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Do We Need More of Keynes Now?

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Now that governments and central banks are subjecting their economies to aggressive monetary and fiscal-stimulus policies, many people say that the ideas of Keynes are back in fashion. We heard that Keynesian remedies can save world economies from plunging into a severe economic slump. In the United States, for instance, Republicans and Democrats are competing against each other to subject the American economy to various stimulus packages. On this the Financial Times recently wrote,

The lapses into Keynesianism take different forms. For Republicans, it is a time to propose new tax cuts for small businesses, including a waiver of the capital gains tax, which many believe would help stimulate economic activity. For Democrats, the preferences are for an extension of unemployment insurance, food stamps and assistance to struggling homeowners.

Despite trillions of dollars that central banks worldwide have pumped, some prominent commentators still maintain that it is not enough. For example, Martin Wolf writes,

Yet, in current conditions, monetary policy will be insufficient. This is a Keynesian situation that requires Keynesian remedies. Budget deficits will end up at levels previously considered unimaginable. So be it.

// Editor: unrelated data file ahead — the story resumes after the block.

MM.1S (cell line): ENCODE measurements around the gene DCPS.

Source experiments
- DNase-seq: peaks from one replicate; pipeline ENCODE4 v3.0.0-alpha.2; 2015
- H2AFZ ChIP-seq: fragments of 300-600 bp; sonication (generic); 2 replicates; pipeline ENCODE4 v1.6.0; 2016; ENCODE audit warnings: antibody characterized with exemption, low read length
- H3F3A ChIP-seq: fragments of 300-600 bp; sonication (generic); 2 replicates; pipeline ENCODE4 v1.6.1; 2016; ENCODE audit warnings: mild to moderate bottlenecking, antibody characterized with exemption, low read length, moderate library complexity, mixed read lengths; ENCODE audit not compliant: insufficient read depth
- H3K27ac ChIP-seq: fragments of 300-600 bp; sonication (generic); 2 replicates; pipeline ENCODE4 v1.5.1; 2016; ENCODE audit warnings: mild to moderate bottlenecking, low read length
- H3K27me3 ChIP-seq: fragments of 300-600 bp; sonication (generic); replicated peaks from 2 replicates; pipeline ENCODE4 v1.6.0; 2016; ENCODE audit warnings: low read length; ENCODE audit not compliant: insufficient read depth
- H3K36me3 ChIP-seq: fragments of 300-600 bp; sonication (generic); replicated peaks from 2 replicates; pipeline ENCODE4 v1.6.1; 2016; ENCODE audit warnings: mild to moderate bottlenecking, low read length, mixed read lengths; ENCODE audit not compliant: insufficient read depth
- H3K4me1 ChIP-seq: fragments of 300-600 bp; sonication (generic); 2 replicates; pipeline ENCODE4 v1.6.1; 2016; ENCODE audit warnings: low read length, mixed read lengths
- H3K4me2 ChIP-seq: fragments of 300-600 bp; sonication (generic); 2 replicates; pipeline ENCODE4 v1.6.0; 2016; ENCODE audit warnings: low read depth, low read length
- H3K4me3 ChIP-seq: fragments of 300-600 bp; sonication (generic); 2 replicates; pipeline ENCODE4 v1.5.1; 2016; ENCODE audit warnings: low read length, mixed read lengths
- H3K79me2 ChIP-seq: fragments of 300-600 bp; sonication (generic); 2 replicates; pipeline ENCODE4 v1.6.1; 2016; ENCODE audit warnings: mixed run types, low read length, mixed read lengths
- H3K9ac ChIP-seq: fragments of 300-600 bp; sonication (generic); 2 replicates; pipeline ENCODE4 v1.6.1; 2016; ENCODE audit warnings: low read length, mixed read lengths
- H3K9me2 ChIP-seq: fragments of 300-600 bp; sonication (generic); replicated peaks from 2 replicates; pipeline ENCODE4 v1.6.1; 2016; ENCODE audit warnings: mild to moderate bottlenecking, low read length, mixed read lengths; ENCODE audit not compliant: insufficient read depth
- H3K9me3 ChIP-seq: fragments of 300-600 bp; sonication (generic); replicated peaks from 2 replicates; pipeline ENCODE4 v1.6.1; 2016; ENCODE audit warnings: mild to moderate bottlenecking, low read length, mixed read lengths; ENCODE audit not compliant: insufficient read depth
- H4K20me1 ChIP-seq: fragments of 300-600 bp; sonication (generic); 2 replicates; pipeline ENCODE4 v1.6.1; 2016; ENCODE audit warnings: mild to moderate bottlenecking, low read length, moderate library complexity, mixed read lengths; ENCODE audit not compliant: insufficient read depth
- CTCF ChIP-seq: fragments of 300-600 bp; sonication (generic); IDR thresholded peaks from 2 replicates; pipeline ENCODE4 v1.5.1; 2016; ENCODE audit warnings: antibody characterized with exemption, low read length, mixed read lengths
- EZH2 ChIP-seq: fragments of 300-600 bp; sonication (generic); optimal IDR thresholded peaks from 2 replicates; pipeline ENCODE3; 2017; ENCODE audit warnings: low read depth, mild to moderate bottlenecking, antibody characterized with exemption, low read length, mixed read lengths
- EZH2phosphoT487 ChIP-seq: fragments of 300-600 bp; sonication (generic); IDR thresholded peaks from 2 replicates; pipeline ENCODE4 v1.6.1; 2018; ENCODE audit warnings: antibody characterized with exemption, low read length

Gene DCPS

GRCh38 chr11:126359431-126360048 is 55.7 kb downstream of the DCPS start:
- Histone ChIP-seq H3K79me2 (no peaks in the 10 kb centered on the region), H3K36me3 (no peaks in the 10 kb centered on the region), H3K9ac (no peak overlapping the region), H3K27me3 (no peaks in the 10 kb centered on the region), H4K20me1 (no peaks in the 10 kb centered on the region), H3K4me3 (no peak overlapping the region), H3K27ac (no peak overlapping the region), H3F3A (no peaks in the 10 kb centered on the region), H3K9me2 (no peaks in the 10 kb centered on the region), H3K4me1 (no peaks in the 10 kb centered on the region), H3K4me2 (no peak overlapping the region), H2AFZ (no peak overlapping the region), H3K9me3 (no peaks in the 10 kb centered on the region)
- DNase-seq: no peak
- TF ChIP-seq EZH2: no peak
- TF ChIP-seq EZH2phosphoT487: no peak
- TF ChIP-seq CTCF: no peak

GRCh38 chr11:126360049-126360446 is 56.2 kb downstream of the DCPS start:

It is extraordinary to suggest that Keynes’s ideas are now coming back to save the world. Keynesian ideas have never left the rooms of government and central-bank decision makers. The essence of the thinking of the most influential economists was and still is Keynesian. So various stimulus packages that are now introduced are a continuation of the same Keynesian policies we have been subjected to for many decades. The present economic crisis is the outcome of the large dose of Keynesianism we have been given over many decades.

In a nutshell, John Maynard Keynes held that one cannot have complete trust in a market economy, which is inherently unstable. If left free, the market economy could lead to self-destruction. Hence there is the need for governments and central banks to manage the economy.

Successful management in the Keynesian framework is done by influencing the overall spending in an economy. It is spending that generates income. Spending by one individual becomes income for another individual, according to Keynes. The more that is spent, the better it is going to be. What drives the economy then is spending.

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November 1, 2008

Frank Shostak is an adjunct scholar of the Mises Institute and a frequent contributor to Mises.org. He is chief economist of M.F. Global.